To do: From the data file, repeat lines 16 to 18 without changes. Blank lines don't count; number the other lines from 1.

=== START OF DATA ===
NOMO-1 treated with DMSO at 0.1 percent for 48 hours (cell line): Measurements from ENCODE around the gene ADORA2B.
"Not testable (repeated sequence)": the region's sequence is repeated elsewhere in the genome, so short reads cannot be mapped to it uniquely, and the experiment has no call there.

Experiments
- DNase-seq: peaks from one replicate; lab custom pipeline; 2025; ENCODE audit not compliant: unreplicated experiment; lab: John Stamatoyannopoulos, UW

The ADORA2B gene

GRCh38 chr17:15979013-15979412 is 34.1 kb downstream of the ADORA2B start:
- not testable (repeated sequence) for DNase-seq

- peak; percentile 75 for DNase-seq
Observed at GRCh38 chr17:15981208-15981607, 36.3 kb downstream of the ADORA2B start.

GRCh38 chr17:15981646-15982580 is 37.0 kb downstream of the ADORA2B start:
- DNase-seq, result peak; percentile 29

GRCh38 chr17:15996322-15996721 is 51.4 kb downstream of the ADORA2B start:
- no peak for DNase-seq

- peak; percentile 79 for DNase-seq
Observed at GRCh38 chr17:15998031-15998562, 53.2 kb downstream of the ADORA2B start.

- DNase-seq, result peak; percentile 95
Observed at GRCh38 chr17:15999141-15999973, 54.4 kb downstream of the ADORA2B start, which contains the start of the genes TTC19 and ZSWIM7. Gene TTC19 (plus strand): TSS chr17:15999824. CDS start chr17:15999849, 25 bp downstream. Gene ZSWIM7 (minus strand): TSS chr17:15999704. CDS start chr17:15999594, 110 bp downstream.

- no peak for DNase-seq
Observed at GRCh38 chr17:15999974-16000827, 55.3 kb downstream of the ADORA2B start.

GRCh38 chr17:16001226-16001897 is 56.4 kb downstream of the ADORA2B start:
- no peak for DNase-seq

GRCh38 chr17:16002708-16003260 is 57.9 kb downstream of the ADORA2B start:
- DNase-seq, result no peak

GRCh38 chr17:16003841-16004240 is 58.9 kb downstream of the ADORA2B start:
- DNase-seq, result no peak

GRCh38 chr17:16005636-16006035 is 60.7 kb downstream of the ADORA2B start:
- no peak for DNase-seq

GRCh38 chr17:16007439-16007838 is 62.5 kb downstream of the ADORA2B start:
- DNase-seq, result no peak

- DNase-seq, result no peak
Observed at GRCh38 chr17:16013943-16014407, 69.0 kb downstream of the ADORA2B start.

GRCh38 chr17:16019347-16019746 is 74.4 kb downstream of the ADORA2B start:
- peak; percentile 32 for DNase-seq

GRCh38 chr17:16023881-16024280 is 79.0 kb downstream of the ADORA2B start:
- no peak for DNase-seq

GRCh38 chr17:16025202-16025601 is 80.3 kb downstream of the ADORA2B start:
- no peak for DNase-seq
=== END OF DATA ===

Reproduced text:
- DNase-seq, result peak; percentile 95
Observed at GRCh38 chr17:15999141-15999973, 54.4 kb downstream of the ADORA2B start, which contains the start of the genes TTC19 and ZSWIM7. Gene TTC19 (plus strand): TSS chr17:15999824. CDS start chr17:15999849, 25 bp downstream. Gene ZSWIM7 (minus strand): TSS chr17:15999704. CDS start chr17:15999594, 110 bp downstream.

- no peak for DNase-seq